The broad, long-term objective of this work is to elucidate the rules that govern protein folding. Bovine pancreatic trypsin inhibitor (BPTI) was chosen as a model system because it is a simple globular polypeptide and a large amount of structural, biophysical, and theoretical data is already available for the wild type protein. BPTI is also the best understood member of the Kunitz class of protease inhibitors, a family that includes several members relevant to human physiology and disease including the lipoprotein-associated coagulation inhibitor and the alternatively-spliced domain of the Alzheimer's amyloid beta protein precursor. The overall basic thrust of the research has been to make genetically-modified forms of BPTI that have perturbed folding properties, express these proteins in quantity, and characterize them biophysically. The specific research priorities for this grant are: 1) Address the problem of "designing out" disulfide bonds by making BPTI mutants missing two or more of the native disulfides; 2) Conduct a quantitative survey of all stabilizing interactions in the molecule by systematically mutating each non-alanine residue to alanine and characterizing the stabilization free energies of the resulting mutants; 3) Test the "cardboard box" model of protein folding by measuring the contribution of electrostatics to 5-55 disulfide bond formation and to global polypeptide stability; 4) Facilitate ongoing work in collaborators' laboratories aimed at investigating the structure and dynamics of selected BPTI mutants. Presumably, this combined genetic and biophysical approach to the dissection of the folding mechanism of a very simple model protein will illuminate the still poorly-understood process of protein folding in general.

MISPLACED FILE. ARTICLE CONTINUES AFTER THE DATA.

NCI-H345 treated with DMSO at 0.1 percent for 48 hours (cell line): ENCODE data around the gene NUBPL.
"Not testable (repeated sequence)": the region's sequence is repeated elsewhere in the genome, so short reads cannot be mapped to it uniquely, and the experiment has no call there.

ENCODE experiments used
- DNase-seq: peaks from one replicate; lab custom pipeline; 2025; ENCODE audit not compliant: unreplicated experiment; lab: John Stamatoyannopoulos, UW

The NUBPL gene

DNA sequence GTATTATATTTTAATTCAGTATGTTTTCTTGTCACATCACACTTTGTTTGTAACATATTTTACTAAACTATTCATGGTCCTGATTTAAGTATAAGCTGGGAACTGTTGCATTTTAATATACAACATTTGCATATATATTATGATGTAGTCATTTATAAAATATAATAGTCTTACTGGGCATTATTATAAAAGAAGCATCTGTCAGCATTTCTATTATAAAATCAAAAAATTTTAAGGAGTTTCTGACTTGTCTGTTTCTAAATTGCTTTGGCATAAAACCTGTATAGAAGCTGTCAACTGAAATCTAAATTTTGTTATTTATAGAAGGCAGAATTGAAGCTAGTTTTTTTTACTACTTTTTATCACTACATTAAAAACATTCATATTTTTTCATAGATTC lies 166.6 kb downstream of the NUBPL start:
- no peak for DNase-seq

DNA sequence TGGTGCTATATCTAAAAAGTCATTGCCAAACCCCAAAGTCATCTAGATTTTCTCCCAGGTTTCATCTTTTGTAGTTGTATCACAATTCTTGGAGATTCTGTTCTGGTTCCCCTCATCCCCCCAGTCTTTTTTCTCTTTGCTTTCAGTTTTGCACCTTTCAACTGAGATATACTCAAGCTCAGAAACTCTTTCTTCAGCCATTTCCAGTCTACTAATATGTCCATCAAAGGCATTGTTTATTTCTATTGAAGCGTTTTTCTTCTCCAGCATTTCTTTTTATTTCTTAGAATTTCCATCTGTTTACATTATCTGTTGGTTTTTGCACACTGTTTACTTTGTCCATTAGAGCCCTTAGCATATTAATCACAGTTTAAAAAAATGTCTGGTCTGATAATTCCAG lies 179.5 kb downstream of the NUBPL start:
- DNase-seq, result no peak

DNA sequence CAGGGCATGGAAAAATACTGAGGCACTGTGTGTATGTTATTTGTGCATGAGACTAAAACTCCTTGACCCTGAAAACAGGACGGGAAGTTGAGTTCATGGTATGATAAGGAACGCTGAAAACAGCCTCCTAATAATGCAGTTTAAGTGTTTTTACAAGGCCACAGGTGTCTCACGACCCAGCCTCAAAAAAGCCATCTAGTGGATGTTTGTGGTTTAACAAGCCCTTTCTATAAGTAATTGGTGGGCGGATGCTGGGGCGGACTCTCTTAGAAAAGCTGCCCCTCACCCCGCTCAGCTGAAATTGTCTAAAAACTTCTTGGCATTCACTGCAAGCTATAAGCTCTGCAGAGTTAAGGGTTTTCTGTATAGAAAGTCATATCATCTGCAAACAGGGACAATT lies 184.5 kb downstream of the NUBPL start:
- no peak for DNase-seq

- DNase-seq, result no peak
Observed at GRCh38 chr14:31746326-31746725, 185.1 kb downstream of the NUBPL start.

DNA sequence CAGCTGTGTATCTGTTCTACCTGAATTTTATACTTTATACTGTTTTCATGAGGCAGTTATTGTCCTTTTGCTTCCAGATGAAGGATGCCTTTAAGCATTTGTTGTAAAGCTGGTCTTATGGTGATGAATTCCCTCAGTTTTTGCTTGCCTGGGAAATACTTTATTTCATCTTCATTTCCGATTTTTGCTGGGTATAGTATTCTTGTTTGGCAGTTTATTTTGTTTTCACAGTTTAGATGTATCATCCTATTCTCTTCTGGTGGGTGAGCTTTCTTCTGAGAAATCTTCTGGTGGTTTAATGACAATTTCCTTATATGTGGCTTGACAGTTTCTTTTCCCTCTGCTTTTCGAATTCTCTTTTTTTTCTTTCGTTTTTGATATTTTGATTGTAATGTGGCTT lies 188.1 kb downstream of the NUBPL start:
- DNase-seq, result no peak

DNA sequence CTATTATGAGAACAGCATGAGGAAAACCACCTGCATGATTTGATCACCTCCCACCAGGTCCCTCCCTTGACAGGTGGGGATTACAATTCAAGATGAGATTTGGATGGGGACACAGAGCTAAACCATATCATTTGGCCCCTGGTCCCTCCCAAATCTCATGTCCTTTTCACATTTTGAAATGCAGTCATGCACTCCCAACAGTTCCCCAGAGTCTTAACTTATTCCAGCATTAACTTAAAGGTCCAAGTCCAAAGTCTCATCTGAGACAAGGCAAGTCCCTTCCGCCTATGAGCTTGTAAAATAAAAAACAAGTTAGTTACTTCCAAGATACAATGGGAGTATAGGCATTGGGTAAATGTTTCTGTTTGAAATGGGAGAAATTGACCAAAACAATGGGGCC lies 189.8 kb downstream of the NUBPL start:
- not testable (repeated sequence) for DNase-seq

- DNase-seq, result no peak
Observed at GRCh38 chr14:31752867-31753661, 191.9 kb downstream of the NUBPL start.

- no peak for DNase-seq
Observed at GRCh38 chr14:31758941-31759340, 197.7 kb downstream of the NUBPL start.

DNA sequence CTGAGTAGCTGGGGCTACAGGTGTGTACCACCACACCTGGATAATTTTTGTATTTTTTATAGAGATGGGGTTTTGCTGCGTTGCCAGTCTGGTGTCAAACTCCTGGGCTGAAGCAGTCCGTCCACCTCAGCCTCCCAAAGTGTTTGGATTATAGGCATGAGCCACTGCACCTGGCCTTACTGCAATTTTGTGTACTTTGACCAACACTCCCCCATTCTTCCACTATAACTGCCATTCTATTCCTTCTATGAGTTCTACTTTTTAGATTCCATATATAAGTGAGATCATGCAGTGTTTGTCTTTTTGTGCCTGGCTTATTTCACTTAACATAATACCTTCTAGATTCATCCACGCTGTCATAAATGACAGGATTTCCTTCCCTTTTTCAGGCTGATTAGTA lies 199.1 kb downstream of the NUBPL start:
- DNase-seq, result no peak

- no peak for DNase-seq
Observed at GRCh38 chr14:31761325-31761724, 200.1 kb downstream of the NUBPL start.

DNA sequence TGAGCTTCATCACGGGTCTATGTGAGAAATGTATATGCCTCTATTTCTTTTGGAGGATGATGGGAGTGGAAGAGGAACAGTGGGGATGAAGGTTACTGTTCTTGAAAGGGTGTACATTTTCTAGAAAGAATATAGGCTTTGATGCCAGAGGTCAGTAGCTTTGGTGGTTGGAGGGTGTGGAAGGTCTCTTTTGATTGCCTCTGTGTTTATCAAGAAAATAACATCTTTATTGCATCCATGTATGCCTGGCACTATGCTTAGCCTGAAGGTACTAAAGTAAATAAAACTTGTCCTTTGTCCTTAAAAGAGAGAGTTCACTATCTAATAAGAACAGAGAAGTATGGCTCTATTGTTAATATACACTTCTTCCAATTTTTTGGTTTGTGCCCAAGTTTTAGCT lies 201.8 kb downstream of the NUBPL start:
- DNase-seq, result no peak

|Effective start/end date||7/1/91 → 6/30/94|
- National Institute on Aging
- Structural Biology
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